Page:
The Chantry's story of the Exalted March of the Dales paints the picture of the righteous faithful arrayed against heathen savages. But I have long studied the Dales, and I find the "acceptable" version of the tale to be a poor one, laden with overt pro-Chantry and pro-human biases. Thus it is my moral imperative to propose an alternate interpretation: that the Exalted March of the Dales was nothing more than an expansionist ploy hiding behind the mask of faith.
It is easy to see on any map how large the Dales are. More importantly, they stand between Orlais and the rest of the south and would likely have represented a significant obstacle to the empire's expansion into Ferelden. Naturally, we stood to benefit from propagating the narrative of a hostile, unreasoning people attacking innocent missionaries and making blood sacrifices of good Andrastian babies. The likely truth is that the elves merely wished to maintain sovereignty over lands promised to them by Blessed Andraste herself, when the humans showed clear intent to undermine their autonomy.
Of course, the elves reacted by becoming increasingly isolationist, which suited the empire perfectly. Here was a kingdom that spurned diplomatic overtures and that refused to lend aid during the Second Blight when the darkspawn attacked Montsimmard. The Dalish kingdom could not be anything but a dormant threat, one that needed to be crushed before it awoke.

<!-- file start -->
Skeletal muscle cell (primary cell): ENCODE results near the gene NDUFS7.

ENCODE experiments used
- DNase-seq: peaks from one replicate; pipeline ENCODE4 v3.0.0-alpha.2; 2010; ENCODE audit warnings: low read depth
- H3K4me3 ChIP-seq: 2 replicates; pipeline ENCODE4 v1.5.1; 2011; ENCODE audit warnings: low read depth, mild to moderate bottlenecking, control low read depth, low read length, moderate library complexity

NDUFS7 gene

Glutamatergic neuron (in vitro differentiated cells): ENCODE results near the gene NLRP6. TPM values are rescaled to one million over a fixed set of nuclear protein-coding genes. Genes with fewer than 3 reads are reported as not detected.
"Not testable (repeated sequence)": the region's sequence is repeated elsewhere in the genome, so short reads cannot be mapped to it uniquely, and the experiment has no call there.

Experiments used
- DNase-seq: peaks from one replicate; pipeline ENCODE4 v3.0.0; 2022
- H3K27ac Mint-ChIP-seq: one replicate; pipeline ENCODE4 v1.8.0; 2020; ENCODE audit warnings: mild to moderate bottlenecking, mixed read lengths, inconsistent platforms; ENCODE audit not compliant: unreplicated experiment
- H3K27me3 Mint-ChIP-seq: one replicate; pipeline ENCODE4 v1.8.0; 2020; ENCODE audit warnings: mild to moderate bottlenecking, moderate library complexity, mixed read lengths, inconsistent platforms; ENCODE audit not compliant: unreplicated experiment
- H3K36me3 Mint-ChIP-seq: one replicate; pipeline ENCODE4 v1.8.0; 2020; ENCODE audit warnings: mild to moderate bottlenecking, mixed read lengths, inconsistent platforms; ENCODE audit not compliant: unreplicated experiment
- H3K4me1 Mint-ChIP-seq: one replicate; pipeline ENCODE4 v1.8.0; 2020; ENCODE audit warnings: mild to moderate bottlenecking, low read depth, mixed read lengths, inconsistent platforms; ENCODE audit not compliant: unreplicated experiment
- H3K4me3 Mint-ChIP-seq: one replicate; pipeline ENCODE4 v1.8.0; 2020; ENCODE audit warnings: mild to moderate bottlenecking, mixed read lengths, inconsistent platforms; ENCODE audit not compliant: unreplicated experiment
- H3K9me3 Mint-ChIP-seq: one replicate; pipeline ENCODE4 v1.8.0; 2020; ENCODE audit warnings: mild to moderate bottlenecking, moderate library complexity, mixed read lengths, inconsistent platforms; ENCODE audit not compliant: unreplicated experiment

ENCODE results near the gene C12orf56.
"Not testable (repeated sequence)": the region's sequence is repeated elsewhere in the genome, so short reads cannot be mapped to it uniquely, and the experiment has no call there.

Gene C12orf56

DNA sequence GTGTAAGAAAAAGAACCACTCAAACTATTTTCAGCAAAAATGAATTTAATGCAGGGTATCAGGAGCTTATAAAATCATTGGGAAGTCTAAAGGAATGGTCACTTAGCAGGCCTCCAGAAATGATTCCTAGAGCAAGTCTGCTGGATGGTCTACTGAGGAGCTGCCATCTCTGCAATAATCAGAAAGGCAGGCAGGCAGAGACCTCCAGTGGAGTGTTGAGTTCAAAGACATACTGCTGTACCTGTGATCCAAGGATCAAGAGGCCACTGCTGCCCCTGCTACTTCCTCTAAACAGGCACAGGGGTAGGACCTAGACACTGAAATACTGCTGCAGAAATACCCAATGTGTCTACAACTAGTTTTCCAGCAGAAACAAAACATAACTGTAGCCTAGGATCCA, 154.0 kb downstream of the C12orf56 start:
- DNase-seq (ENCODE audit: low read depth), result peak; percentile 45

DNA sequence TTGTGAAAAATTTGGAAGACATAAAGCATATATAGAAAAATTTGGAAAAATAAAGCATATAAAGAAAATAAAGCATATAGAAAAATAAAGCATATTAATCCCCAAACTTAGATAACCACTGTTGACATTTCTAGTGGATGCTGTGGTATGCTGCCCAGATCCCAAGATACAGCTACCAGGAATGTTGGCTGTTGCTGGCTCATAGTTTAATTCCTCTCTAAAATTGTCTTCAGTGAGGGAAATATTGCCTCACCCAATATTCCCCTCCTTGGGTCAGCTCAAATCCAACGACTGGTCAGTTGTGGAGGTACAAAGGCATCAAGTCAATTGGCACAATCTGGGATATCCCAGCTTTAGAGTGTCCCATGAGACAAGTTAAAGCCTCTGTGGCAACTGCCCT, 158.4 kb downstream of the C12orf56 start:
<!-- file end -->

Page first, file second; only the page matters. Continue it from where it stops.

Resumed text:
Scholars point to the massacre at Red Crossing as the impetus for the Chantry's declaration of an Exalted March on the elven kingdom in the Dales. They conveniently ignore the fact that no one alive truly knows what happened at Red Crossing or why the elves attacked. The Chantry's response to the elven aggression that resulted in the slaughter of hundreds was predictable. But in light of my thesis, perhaps we should reexamine the events of Red Crossing and wonder if the attack was truly unprovoked. Or whether it is possible that someone saw benefit in sacrificing an entire village to justify the subjugation of an entire people.